For years I've had a dream. I'd wake up one day and all our kids would be employed and their cars would be running.
In my mind, I fantasized about how we'd all sit around the kitchen table and talk of happy things that had nothing whatsoever to do with resumes and carburetors. We'd be a family again.
Well, it happened. At 7:30 p.m. last Thursday, the "Halley's Comet of Family Living" occurred. All of us stood around the kitchen and celebrated the phenomenon.
"Well, this is really great," my husband said.
"It certainly will be wonderful to talk about something meaningful and get on with our lives," I added.
Possibly five full minutes passed without anyone saying anything and then I said to my son, "Aren't you going to get a haircut. . . ."
"Made an appointment for the weekend," he said.
"Did you pick up all that mail that's been collecting here all. . . ."
"Got it yesterday," he said.
We sat in silence. Finally, my eyes brightened, "I'll bet you forgot Grandma's birthday and she's always so thoughtful about. . . ."
"Took out her present last weekend. Had a nice visit."
My husband turned to our daughter, "I don't suppose you've started saving a dime toward your car insurance?"
"Paid it last week," she said.
Throughout the dinner hour we struggled to find some sin against parental wisdom that we could discuss. When they were between jobs, it had been so stimulating. We could give them our "Pull yourself up by your bootstrap" speech (an oldie but a goodie), and when the cars broke down, it was wonderful to march out the traditional "If you hadn't been so stubborn and held out for a classic car, you'd have wheels today. Maybe next time you'll listen to your parents."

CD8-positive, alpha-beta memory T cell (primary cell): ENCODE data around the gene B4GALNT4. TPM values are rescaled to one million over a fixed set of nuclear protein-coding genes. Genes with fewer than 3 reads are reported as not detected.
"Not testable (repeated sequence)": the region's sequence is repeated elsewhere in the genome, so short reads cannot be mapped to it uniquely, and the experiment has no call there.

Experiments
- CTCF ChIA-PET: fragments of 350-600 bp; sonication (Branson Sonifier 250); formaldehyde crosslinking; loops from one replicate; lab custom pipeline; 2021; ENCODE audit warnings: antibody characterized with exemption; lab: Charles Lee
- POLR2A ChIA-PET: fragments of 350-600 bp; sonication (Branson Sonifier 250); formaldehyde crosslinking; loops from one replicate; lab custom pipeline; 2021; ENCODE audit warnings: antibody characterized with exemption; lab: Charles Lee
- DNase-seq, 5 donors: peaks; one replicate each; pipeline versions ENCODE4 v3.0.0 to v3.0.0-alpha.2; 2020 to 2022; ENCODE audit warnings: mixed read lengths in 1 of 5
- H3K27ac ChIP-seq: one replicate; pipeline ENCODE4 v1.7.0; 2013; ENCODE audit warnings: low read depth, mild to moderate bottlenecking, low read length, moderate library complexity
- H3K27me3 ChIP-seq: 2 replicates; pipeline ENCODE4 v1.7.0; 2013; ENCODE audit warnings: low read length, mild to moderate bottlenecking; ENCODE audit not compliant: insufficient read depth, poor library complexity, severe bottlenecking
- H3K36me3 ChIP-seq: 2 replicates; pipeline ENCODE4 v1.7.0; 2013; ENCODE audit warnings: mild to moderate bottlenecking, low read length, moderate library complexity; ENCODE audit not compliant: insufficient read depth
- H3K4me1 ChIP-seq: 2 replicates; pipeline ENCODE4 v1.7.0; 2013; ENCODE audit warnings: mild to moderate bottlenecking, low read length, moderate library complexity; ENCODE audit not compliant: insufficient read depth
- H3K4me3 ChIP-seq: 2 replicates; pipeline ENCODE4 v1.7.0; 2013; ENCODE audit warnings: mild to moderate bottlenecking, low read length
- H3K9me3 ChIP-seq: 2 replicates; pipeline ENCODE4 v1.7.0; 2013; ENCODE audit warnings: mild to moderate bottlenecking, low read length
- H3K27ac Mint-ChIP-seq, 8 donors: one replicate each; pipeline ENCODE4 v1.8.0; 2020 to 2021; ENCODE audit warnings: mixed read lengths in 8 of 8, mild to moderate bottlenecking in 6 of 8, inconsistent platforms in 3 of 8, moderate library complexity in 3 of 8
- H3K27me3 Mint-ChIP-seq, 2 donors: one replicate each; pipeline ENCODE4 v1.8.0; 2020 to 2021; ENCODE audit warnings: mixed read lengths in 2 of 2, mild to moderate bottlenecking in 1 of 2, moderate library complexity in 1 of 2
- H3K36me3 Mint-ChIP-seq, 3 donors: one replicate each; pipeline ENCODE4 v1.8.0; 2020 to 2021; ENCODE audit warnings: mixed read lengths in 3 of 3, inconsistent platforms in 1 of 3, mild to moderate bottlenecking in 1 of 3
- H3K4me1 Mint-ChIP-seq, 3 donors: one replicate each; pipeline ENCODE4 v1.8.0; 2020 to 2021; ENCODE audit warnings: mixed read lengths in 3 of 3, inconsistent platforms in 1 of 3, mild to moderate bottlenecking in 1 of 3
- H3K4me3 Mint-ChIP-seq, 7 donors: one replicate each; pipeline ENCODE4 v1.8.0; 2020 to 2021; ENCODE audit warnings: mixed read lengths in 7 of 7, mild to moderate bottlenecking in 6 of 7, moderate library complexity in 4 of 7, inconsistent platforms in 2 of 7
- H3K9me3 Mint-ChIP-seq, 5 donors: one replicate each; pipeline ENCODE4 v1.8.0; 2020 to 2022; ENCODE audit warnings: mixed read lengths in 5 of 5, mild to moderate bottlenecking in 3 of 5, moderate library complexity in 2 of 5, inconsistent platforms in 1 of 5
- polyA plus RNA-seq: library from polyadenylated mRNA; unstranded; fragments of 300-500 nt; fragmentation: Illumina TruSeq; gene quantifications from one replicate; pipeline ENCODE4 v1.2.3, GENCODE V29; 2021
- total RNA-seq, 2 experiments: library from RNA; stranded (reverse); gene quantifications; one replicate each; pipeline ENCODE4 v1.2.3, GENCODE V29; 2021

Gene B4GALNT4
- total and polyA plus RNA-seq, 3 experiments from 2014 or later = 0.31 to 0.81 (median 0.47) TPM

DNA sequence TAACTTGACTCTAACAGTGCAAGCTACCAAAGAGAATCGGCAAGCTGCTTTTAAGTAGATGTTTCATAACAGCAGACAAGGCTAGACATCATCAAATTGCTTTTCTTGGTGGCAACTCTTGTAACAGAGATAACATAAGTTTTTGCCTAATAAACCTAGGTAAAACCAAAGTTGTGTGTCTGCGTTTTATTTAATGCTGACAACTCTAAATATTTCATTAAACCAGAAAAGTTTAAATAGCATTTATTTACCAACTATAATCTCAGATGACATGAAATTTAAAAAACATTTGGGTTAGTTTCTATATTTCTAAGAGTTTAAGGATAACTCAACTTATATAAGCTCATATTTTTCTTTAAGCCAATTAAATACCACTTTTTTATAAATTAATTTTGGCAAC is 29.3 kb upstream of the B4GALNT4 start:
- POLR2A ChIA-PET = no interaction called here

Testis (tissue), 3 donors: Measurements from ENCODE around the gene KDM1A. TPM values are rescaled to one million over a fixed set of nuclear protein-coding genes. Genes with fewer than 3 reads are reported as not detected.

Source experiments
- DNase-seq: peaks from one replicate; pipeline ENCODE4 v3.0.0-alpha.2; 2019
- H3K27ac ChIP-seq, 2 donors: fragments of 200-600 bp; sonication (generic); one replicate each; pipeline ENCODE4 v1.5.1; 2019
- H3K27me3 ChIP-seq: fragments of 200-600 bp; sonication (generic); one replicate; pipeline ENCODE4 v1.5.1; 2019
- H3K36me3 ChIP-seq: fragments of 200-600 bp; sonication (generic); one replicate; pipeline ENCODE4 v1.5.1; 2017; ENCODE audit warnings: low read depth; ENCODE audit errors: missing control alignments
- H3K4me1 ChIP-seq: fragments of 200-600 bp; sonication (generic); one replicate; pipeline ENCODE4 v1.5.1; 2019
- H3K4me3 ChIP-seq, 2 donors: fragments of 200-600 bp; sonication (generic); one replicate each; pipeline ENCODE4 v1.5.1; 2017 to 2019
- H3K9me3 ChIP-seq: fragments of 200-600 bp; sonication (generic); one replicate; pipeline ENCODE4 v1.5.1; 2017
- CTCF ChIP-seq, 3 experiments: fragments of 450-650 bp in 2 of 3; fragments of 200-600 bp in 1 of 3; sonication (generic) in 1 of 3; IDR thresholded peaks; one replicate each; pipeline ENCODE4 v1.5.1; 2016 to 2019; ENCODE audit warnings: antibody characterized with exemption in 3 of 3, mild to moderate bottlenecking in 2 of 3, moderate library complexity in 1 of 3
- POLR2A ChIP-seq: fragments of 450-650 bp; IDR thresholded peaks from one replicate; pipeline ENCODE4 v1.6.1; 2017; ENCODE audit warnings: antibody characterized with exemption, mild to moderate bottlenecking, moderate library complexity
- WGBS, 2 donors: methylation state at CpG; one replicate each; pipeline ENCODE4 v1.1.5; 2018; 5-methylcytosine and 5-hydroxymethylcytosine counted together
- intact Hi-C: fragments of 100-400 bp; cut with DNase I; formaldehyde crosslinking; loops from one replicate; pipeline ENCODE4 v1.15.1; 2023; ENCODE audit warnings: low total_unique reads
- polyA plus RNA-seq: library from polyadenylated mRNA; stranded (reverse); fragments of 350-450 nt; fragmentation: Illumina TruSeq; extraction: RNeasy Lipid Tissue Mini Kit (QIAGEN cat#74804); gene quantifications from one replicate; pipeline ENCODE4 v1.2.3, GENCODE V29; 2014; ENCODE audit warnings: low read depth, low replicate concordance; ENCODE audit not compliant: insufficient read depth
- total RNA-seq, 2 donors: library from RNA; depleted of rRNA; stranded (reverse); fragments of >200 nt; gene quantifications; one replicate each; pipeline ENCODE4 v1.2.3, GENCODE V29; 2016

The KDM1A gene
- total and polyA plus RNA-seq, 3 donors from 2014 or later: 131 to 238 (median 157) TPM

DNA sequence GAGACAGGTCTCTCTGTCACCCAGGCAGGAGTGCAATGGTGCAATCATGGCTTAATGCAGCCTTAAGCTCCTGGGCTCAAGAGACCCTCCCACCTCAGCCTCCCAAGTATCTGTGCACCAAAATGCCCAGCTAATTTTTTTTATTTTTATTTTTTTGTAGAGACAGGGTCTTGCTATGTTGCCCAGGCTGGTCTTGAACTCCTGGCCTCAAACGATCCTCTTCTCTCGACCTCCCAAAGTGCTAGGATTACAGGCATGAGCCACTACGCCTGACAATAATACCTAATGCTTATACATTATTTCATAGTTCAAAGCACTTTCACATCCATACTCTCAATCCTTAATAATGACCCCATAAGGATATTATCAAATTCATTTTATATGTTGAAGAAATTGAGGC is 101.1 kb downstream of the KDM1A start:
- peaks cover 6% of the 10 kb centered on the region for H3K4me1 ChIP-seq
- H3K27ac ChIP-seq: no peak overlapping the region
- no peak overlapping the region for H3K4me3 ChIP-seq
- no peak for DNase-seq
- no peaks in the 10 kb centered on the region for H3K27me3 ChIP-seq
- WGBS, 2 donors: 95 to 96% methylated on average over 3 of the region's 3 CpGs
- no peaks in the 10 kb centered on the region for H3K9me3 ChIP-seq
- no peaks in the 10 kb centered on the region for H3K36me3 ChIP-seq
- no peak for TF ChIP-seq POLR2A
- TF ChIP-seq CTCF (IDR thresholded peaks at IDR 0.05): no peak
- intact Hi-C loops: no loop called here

The evening dragged on. They couldn't do anything wrong. They had put oil in the car. Their laundry was done within the last week. They were eating well. Their health insurance was paid up. They had no traffic tickets outstanding. Their rent was paid.
I never knew perfection could be so dull. But then I was new at it. Was it possible that controversy bound us together and the parent-child roles provided a common ground for rapport?
As they left, one of the motors in a car refused to turn over.
"Turn off the engine before you flood it and then floor it," his brother said.
"No, I know that car. Pump it," said his sister.
"Nonsense," my husband said. "The battery is dead, and if you did what I told you to do in the first place, you'd have another year on the warranty."
I was putting together the "You probably left the door open and ran the battery down" speech.
We were a family again.